One special moment for Lisa was sitting down on the floor in the hallway at Erie Elementary with a young lady who needed tennis shoes for PE. As Lisa took the shoes out of the box, the girl’s eyes got huge. She tied them on her feet and jumped up so excited. Lisa shares, “I don’t think she’d ever had a brand new pair of shoes right out of the box before and she was just so happy and thankful. It brought tears to my eyes, does still just thinking about her.”
Erie UpLink would like readers to know how very appreciative they are for the encouragement and financial support they receive from the Erie community. They encourage those interested to visit their website at erieuplink.org regularly for ways to help, to donate via PayPal and for upcoming event information. Erie UpLink’s address is PO Box 1424, Erie CO 80516-1424.
Erie Uplink feeds students during spring break
5-year-old nonprofit supports Erie's 'poverty pocket'
By Whitney Bryen Staff Writer
POSTED: 03/29/2016 11:26:59 PM MDT
From left: Luis Olivas, 16; Travis Cochran, 17;
and Sarah Fritche, 17, help stuff backpacks with
food in the basement of Erie resident
Lisa Knudsen on Tuesday night
(Jonathan Castner / For the Camera)
As St. Vrain Valley School District revs up for spring break, an Erie nonprofit is preparing to feed more than 100 student who will be without free and reduced school lunches during the break next week.
About 25 students from Erie and Niwot High Schools stuffed microwaveable macaroni and cheese, granola bars, oatmeal, ramen noodles and beef jerky into orange and black backpacks Tuesday night for the 5-year-old nonprofit Erie UpLink.
The backpacks, called Tiger Packs, will be sent home with 105 students at six Erie schools later this week in preparation for spring break, which begins Monday for SVVSD.
"Most of these kids are going to be home alone or staying with Grandma or Grandpa, while Mom and Dad are at work," said Lexi Cire, one of the founders of Erie Uplink. "These packs provide a meal for them when pantries might be empty."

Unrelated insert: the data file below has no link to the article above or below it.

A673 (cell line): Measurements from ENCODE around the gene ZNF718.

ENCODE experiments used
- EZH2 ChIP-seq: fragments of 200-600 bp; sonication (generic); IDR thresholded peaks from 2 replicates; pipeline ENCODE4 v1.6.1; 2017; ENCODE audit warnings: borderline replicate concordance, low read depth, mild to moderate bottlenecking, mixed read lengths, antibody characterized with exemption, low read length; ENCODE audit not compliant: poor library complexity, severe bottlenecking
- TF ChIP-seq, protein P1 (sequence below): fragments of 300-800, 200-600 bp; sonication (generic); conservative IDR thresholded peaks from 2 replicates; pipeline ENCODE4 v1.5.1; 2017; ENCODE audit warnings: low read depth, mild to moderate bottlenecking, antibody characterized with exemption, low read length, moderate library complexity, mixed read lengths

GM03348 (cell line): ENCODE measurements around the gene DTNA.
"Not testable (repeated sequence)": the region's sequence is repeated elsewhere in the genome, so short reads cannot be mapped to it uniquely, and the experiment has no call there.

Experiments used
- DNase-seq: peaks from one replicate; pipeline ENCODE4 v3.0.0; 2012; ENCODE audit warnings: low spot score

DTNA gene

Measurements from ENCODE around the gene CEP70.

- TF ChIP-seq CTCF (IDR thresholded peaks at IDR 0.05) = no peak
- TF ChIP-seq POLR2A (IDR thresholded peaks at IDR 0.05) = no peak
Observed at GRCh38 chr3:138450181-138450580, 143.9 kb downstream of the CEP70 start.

Tiger Packs — the nonprofit's flagship project — were the inspiration behind the organization launched in February 2011 by Erie moms Stephanie Short, Lisa Knudsen and Cire.
When Cire's son, Zane, was in fifth grade at Erie Elementary School he began asking for more and more food every day. Eventually, Zane admitted that he was sharing his lunch with friends whose lunch funds had run out before the end of the month, leaving them without meals.
After Cire filled in Short and Knudsen, the team decided to take action, and Erie UpLink was born with the group's first 11 Tiger Packs.
"The most important thing about Tiger Packs is that it's Erie kids feeding Erie kids," Knudsen said.
Now, the nonprofit is supplying Tiger Packs throughout the school year to 105 kids at Red Hawk Elementary School, Erie Elementary School, Black Rock Elementary School, Aspen Ridge Prep School, Erie Middle School and Erie High School. Donations are brought in through food drives held throughout the school year.
The packs are repacked by volunteers and sent home with students about once a month to help provide food for weekends and school holidays when meals may otherwise be missed.
"When you think of Erie, the median income is fairly high and we're mostly middle-to-upper class," Cire said. "But there's this poverty pocket in Old Town, right in the center of town that has a lot of trailer parks, where rent is expensive, and there aren't a ton of jobs. Those kids are pulling themselves up by their bootstraps, and we want to help them do that."
Carrie Mitchell, an English teacher at Erie High, organized about a dozen students from the school's Teens with Wings charity group to help pack bags for their peers this week.
Mitchell said the community service provides an outlet for the volunteers to learn to be selfless while meeting the needs of area teens.
"It's a lot different in high school. There's such a pride factor," Mitchell said. "We have to work hard to ID the kids who have a need but then try not to acknowledge their tough times. You just have to be really sneaky at the high school level."
Erie UpLink has also partnered with other area nonprofits such as A Woman's Work and Collegiate Crossing to assist local moms, provide college guidance to high schoolers, offer camps for low-income students and supply basic needs for families in a bind.
One of Cire's favorite stories is about a newly divorced Erie dad whom the nonprofit helped with clothes, haircuts and camp fees for his three children.
About a year later, the man wrote a letter to the organization thanking them for the help and sent a check that sent 25 students to a camp last summer.
"Everything we do goes back to the community feeding the community," Knudsen said.
Whitney Bryen: 303-473-1113, email@example.com or twitter.com/soonerreporter